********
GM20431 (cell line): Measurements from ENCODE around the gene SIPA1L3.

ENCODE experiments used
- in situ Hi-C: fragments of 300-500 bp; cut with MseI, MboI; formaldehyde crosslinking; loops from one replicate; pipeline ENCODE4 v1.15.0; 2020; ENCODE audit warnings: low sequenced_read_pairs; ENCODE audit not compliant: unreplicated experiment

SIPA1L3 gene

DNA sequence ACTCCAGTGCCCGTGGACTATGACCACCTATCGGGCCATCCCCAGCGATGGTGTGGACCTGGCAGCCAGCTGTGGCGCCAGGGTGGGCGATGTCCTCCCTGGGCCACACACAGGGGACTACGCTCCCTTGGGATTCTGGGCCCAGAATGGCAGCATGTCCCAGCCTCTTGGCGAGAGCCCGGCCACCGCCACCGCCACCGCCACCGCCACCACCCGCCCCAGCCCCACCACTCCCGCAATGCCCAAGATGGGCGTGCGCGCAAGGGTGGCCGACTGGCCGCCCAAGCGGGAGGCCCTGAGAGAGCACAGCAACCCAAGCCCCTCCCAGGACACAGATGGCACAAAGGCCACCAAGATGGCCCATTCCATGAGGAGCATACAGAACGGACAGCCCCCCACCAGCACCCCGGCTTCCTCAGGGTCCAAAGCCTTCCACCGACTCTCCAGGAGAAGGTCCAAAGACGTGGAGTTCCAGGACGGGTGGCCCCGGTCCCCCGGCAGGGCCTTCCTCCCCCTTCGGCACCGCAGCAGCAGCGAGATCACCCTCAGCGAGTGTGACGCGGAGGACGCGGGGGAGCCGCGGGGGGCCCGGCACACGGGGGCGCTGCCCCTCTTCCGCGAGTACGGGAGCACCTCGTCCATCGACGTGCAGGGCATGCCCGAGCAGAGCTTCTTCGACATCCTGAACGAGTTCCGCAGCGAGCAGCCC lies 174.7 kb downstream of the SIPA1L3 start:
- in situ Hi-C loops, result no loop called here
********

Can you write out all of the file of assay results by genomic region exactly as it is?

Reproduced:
GM20431 (cell line): Measurements from ENCODE around the gene SIPA1L3.

ENCODE experiments used
- in situ Hi-C: fragments of 300-500 bp; cut with MseI, MboI; formaldehyde crosslinking; loops from one replicate; pipeline ENCODE4 v1.15.0; 2020; ENCODE audit warnings: low sequenced_read_pairs; ENCODE audit not compliant: unreplicated experiment

SIPA1L3 gene

DNA sequence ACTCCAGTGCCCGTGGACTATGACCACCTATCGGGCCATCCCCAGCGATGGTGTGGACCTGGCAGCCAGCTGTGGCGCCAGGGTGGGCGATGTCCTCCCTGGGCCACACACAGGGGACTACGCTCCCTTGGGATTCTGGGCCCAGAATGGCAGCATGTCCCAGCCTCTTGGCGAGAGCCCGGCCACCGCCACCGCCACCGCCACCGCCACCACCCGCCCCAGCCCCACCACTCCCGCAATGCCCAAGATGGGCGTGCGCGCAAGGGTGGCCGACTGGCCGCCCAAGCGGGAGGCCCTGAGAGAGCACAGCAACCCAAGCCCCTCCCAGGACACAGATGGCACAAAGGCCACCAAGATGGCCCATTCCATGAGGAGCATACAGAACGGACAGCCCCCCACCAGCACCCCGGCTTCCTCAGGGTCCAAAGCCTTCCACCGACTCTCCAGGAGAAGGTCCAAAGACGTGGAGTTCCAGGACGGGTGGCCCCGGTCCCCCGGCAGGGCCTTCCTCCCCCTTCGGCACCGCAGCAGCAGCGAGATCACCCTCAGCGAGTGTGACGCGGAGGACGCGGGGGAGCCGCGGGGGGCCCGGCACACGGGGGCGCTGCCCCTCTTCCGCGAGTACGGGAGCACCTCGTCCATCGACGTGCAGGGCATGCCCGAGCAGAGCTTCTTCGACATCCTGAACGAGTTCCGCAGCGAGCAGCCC lies 174.7 kb downstream of the SIPA1L3 start:
- in situ Hi-C loops, result no loop called here